NYAPRS Note: Earlier this week, Assembly Speaker Carl Heastie made criminal justice reform a most welcome centerpiece of his remarks in opening the 2017 session. Such reforms have been among NYAPRS’ top priorities over the past 3 years, and our efforts have helped achieve a combined $3.4 million allocation from both houses to fund training and technical assistance to over 20 Crisis Intervention Teams across the state and passage of landmark legislation restoring Medicaid for ‘high needs’ individuals 30 days before release from prisons and jails (this measure is still awaiting approval from the federal Medicaid agency, CMS).
Criminal justice will again be a top priority for us this year, along with housing, funding for community recovery services, workforce compensation and agency infrastructure, balancing the sharing of protected health information with patient confidentiality rights and choices.
We will be working to get more funding to launch and/or train more Crisis Intervention Teams, to support HALT legislation to halt the torture of solitary confinement in our jails and prisons and to raise the age of criminal liability to 18.
We look forward to working with Speaker Heastie, Senate Majority Leader John Flanagan and IDC leader Donald Klein and Governor Cuomo to advance these long overdue reforms.
NYAPRS members and friends can start preparing now to join us for our 20th Annual Legislative Day in Albany on February 28th! Let’s work together to raise funds to bring upwards of 700 passionate advocates to help push for these priorities this year! Contact Deputy Director Tanya Stevens at email@example.com to offer or ask about buses to Albany.
“We must do everything we can to reform the criminal justice system.
This year, we will take the necessary steps to bring our criminal justice laws into the 21st Century.
It is unforgivable that the poor and underprivileged bear the brunt of a criminal justice system that does more to break them down than it does to make our communities safer.
This is a priority for me personally as Speaker and I feel my speakership would be in vain if we didn’t fight with all we have to make the system better.
Our system is failing.
It failed Kalief Browder who was wrongfully accused of stealing a backpack at just 16 years old. When his family was unable to raise $10,000 for bail, he was detained at Rikers Island for three years awaiting a trial that never came.
When his case was finally dismissed, he had endured three years in jail, 400 days of solitary confinement and abuses he couldn’t overcome. He took his own life at just 22.
The Assembly Majority has championed the issue to Raise the Age for many years. It is a cornerstone of our Families First agenda. Today 16 and 17 year olds are still being sentenced to adult correctional facilities where we know they do not belong.
It is time that our partners in government join us in passing and enacting a measure to move these cases to Family Court where they belong. Let us give these young people the intervention and guidance they need so they can be productive members of society.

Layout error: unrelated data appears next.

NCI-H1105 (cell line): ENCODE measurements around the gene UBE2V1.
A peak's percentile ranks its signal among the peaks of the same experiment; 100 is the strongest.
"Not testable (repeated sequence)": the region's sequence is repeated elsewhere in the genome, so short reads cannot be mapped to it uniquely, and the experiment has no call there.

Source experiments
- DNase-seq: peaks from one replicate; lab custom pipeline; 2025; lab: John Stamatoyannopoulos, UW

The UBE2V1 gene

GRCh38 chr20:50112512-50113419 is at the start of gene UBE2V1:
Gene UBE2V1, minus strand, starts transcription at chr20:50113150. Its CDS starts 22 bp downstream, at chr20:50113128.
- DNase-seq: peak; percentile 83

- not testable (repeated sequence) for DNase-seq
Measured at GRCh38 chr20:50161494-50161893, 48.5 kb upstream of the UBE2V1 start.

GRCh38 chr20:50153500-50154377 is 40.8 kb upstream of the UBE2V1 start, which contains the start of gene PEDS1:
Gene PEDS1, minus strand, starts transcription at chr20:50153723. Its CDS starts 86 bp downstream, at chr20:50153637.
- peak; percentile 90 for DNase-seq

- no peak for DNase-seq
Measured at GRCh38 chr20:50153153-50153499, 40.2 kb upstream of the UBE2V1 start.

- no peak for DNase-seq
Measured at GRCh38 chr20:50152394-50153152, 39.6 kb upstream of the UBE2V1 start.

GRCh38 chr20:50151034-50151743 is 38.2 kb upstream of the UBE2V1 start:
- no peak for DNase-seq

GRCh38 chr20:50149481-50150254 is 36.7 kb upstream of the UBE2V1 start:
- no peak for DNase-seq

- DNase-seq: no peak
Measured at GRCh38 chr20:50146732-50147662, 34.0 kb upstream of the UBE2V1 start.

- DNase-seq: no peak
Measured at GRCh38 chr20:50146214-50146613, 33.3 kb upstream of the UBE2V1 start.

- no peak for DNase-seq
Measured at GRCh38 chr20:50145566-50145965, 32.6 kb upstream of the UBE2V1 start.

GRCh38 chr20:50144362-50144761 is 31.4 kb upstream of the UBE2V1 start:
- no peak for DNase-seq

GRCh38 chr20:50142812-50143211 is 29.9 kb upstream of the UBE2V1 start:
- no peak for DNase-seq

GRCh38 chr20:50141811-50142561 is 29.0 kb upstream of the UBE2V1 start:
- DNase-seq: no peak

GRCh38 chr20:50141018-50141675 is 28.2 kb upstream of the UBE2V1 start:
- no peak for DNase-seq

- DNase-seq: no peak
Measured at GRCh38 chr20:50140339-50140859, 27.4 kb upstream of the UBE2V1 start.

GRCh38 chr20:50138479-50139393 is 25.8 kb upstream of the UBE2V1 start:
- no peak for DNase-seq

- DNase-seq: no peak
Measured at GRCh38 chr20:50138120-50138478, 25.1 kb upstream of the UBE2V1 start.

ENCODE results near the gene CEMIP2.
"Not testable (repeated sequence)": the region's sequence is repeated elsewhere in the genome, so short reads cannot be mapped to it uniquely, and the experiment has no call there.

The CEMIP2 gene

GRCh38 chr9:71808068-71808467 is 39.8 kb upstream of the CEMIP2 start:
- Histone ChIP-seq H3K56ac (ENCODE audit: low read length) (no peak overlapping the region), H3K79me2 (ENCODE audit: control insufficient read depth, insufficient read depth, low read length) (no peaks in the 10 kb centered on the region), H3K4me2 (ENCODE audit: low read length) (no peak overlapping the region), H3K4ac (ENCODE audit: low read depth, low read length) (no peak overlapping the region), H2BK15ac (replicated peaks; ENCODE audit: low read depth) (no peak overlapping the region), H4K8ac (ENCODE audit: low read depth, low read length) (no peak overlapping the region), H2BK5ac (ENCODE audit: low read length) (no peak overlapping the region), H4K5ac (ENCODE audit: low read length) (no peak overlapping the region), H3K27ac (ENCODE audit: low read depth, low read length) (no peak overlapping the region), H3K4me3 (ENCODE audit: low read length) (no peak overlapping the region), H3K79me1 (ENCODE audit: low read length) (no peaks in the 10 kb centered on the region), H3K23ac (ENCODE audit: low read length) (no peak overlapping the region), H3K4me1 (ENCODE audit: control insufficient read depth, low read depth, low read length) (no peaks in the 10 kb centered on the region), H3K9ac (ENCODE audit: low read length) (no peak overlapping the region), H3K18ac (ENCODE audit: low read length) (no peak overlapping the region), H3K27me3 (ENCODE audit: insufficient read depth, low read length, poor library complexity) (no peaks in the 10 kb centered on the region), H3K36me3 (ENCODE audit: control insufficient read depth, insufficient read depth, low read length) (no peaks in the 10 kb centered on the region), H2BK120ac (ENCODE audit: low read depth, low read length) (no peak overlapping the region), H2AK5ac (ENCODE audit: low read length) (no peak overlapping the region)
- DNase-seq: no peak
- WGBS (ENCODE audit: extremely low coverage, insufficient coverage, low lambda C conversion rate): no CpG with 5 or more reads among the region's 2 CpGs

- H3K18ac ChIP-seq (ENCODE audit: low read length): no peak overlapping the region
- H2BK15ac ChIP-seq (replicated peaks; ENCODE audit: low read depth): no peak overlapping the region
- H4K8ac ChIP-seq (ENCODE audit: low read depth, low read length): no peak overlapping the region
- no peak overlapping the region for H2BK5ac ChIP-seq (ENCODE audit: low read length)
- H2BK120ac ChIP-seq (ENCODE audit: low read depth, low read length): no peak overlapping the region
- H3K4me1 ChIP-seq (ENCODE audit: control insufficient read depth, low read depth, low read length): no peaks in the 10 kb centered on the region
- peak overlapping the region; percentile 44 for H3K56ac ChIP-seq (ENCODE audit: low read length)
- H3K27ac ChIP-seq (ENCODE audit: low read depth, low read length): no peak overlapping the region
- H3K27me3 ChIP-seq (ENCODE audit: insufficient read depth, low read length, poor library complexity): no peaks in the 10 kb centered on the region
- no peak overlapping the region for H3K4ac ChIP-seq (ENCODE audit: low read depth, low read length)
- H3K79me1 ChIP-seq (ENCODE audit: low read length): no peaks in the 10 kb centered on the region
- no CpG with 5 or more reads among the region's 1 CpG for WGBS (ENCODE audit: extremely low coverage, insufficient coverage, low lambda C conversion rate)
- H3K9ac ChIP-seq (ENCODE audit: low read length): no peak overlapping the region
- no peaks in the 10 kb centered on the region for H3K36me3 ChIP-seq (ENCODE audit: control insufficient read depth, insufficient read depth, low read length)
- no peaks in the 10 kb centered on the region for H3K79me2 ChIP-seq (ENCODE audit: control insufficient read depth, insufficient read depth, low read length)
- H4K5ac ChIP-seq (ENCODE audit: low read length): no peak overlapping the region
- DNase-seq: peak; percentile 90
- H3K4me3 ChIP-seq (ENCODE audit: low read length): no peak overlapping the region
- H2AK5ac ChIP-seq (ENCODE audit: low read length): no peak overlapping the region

The Assembly Majority, including Speaker Pro Tem Jeff Aubry, Chair of Codes Joe Lentol, Chair of Correction Danny O’Donnell, Chair of Judiciary Helene Weinstein and the Assembly’s Black, Puerto Rican, Hispanic & Asian Legislative Caucus have all been outspoken advocates for top down criminal justice reform, including:
- Grand jury reform;
- Wrongful conviction reforms;
- Eliminating barriers to employment including banning the box and sealing certain records;
- The basic right to a speedy trial;
- Independent oversight of inmate complaints; and
- Prison system reforms including reduced use of solitary confinement.
We have passed measures that would prohibit racial profiling by law enforcement.
We have also backed efforts to ensure accountability in the investigation of fatal encounters between civilians and law enforcement.
We will renew our push for bail reforms that will not unfairly punish those from low-income families.
We must continue to invest in alternative to incarceration programs and support a robust re-entry initiative that will reduce recidivism.
By eliminating barriers to housing, higher education and employment we can improve the prospects of past offenders so they are not set up for failure upon release.
We must do more to make sure poor and indigent defendants have access to legal counsel. We fund every aspect of our judicial system, and it is a bedrock value of our society that all defendants have a right to competent legal counsel.
Last year, we passed a bill championed by Assembly member Pat Fahy with broad bi-partisan support to have the state mitigate the high costs of indigent legal services while improving the quality of representation. The costs for these vital services have been an enormous burden on local governments which in turn drives up property taxes.
But this is a problem that will not go away. We will continue our efforts to find a solution. We must get it done this year.”